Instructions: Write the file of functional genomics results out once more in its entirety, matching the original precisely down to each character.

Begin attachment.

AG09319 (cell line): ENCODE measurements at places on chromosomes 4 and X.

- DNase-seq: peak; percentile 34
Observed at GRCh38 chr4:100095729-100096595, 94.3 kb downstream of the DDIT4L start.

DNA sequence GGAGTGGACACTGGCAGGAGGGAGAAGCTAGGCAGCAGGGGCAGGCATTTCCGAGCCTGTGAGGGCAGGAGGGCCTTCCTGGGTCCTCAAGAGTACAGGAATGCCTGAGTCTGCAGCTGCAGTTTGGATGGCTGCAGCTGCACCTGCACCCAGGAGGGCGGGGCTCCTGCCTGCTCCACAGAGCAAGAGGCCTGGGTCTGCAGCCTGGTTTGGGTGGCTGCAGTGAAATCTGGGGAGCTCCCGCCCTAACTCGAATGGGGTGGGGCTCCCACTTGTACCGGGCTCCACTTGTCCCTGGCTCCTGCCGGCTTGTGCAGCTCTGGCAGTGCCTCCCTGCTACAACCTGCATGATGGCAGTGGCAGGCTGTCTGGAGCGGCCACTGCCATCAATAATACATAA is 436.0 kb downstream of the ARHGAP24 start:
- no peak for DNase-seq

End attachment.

AG09319 (cell line): ENCODE measurements at places on chromosomes 4 and X.

- DNase-seq: peak; percentile 34
Observed at GRCh38 chr4:100095729-100096595, 94.3 kb downstream of the DDIT4L start.

DNA sequence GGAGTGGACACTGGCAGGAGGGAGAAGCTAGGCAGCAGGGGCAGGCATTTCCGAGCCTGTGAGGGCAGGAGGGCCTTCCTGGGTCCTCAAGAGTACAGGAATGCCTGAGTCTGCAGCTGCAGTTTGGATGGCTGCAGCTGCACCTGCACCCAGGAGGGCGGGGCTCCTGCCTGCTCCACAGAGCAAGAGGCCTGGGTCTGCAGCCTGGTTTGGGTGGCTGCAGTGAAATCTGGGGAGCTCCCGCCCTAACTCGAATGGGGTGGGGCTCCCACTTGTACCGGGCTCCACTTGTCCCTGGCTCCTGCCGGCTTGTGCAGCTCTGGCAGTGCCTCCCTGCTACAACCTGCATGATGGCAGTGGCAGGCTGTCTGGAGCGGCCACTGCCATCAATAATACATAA is 436.0 kb downstream of the ARHGAP24 start:
- no peak for DNase-seq